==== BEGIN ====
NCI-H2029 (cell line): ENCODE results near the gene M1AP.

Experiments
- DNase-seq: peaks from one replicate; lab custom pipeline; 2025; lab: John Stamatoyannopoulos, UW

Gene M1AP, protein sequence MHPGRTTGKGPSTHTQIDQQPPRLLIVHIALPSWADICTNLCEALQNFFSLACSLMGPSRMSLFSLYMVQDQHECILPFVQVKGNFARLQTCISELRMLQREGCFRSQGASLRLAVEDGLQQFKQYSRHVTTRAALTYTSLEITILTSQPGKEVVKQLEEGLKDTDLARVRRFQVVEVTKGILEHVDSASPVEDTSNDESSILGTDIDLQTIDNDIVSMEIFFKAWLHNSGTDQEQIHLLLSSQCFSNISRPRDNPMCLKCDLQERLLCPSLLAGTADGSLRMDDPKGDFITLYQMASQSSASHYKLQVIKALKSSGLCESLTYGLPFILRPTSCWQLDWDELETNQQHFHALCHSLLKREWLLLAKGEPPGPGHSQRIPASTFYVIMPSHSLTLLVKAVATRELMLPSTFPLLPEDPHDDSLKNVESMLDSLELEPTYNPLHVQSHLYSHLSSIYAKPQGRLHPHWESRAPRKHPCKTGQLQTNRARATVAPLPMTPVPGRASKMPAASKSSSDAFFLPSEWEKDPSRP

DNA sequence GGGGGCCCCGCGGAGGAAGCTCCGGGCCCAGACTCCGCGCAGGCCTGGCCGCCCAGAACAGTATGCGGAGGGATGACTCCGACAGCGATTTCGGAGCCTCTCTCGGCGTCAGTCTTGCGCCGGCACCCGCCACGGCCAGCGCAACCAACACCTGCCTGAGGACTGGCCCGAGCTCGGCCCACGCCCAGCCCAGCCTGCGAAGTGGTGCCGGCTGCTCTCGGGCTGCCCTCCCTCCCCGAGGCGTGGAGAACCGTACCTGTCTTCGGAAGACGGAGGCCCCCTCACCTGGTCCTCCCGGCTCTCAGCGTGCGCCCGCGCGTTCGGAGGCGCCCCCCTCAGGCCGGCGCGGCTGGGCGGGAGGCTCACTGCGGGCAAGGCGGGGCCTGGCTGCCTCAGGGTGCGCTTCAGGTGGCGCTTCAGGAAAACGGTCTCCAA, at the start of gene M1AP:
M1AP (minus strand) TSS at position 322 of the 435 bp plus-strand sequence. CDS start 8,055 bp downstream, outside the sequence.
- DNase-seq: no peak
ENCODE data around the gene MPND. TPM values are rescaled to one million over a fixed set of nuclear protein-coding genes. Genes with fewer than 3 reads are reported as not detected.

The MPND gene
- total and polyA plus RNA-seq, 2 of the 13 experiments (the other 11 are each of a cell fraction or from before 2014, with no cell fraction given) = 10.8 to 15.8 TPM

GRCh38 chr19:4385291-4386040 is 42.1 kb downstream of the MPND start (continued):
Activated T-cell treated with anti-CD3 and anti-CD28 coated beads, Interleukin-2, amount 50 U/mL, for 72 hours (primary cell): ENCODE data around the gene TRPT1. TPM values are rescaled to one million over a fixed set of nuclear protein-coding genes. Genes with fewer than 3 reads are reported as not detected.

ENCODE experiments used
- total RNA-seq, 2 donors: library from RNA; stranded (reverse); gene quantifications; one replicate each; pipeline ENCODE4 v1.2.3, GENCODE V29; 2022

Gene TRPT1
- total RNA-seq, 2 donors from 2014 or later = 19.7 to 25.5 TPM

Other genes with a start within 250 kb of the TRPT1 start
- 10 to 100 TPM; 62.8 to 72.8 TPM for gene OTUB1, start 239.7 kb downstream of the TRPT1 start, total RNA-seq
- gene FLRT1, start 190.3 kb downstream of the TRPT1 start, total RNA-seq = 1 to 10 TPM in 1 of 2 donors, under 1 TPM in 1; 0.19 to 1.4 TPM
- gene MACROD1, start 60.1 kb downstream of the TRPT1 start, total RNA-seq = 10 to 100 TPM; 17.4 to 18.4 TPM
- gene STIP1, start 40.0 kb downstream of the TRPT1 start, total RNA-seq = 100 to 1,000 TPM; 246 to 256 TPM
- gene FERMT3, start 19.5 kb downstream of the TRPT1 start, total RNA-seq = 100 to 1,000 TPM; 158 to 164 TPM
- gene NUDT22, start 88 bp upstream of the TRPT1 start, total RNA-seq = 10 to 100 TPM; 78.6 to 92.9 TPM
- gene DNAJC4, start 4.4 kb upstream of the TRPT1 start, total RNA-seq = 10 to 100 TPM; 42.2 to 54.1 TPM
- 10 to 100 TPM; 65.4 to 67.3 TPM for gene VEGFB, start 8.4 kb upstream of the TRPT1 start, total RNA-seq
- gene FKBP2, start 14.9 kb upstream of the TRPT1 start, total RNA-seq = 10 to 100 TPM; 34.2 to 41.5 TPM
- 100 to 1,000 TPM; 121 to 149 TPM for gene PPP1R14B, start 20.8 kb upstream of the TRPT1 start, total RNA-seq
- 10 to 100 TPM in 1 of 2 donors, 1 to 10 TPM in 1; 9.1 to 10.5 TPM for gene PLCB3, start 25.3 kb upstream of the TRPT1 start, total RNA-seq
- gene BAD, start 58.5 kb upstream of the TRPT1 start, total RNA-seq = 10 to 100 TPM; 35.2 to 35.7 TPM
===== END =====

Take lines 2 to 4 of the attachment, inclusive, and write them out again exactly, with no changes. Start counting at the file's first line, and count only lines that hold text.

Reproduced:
Experiments
- DNase-seq: peaks from one replicate; lab custom pipeline; 2025; lab: John Stamatoyannopoulos, UW

Gene M1AP, protein sequence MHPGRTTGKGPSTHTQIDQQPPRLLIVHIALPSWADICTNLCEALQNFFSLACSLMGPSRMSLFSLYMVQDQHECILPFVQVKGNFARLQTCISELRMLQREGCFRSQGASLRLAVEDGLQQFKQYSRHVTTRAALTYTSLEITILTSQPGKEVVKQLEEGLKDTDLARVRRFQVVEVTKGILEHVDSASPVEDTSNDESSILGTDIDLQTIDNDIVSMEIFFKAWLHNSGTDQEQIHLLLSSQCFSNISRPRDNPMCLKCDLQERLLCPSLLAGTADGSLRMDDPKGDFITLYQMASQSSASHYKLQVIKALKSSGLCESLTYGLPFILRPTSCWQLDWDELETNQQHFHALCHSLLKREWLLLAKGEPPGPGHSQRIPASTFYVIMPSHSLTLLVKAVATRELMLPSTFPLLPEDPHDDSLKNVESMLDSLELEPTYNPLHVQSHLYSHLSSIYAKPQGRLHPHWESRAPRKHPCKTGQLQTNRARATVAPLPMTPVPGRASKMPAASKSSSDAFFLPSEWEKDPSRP